The Supplier Network of Tomorrow: Accenture and Spend Matters on the Future of Procurement Technology

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Supplier networks today will be very different from those of tomorrow. In the future, supplier networks will form the basis of not just transactional buyer and supplier connectivity, but more. In the recently publishing Accenture whitepaper, Procurement’s Next Frontier – The Future Will Give Rise to an Organization of One, the authors suggest the elements that may comprise networks of the future.

“The Supplier Network, which will be accessed via an app, connects a company seamlessly with the supply market, the virtual company mall (i.e., for transactions of purchase orders and invoices), and to the supply analytics apps. Powered by technology solutions supporting tendering, performance assessment, supplier discovery and supplier interaction, the app is also linked to both the virtual supplier room and the virtual category room,” the paper stated.

In other words, the network of the future is a sort of clearinghouse of all sorts of information likely at multiple levels of the supply chain – with deep linkages to other procurement and related applications. Applications – and “mini-apps” – will be embedded in the network capability itself. Reading into Accenture’s description, here is my own view of what the network of the future will need to consist of at its core:

  • Both indirect enablement and direct materials enablement (EDI replacement) for document exchange and complex, multi-organization transaction workflows
  • A platform-as-a-service (PaaS) architecture for connecting with the outside world (i.e., other applications and systems) but allows that outside world and the users on the system to create their own applications via the network. The network must also, as part of this, have its own development stack for anyone to build on, with development also abstracted, ideally, to the business user level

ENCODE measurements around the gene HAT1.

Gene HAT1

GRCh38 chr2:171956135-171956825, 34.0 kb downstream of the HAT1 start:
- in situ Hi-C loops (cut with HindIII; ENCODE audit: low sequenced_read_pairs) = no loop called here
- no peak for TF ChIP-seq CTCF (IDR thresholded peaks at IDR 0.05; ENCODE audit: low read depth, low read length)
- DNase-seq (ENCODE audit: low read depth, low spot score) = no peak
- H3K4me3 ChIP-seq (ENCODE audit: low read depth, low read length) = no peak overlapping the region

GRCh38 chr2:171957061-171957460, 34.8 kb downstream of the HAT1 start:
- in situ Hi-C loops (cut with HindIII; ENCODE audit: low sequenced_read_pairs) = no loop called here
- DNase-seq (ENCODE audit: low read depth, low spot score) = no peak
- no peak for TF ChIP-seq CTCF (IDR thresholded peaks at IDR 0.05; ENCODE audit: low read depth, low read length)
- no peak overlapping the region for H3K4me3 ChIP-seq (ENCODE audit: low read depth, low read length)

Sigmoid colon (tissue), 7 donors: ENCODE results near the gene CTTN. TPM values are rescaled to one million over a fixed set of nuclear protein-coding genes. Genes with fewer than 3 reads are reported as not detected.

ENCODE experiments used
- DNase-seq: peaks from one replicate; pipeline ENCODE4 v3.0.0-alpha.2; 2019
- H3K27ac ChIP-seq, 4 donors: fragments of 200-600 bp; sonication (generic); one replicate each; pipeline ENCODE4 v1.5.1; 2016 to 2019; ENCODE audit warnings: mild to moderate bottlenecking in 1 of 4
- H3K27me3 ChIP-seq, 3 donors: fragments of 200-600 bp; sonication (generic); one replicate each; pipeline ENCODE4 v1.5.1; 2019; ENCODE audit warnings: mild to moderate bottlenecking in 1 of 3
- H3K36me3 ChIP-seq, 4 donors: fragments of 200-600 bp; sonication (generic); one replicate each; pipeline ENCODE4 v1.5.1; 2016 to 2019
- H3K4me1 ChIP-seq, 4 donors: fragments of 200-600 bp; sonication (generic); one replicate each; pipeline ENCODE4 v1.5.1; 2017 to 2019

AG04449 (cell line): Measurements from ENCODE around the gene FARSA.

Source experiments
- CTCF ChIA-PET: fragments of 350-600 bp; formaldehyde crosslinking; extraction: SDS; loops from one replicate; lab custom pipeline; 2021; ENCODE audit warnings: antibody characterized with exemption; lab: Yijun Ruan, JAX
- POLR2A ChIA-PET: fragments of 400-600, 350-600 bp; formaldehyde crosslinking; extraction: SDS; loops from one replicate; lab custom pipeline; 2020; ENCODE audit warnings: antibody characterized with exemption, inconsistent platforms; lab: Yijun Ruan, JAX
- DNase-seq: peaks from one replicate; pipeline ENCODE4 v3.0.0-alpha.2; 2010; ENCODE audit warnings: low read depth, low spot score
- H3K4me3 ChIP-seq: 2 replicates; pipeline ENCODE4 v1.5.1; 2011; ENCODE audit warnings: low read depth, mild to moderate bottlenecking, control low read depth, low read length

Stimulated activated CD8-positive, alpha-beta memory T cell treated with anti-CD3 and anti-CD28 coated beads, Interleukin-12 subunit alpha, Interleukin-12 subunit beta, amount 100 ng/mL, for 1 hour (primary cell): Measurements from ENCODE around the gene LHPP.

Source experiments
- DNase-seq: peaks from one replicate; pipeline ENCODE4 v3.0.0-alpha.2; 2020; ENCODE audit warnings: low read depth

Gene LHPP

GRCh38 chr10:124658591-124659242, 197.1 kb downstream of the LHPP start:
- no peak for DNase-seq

• Application-driven compliance tools that synchronizes with the various cross border and internal country supplier and buyer systems and tax jurisdictional requirements, including invoicing rules and information capture
  • A massively parallel processing capability that has both speed and smarts (think Facebook for business)
  • Advanced analytics that combines the same degree of support that competitive analytics packages do for marketing users today – which make spend analysis datasets often look tiny by comparison – for both buyers and sellers, with enabling capability and procurement and sales apps tied into the analytics
  • An ability to deliver views into the network through different form factors (e.g., mobile, desktop, etc.) as well as the ability to also deliver network information, in real-time, via other applications

Doesn’t this sound awesome? The somewhat sad fact for users of first generation network technology today, including Ariba, Basware, Coupa, Perfect/Hubwoo and just about everyone else is that one could deliver this today. Tradeshift is trying. Others will soon as well.

So what do you say? Let’s stop living in the supplier network dark ages and make the plunge that Accenture has its sights set on.

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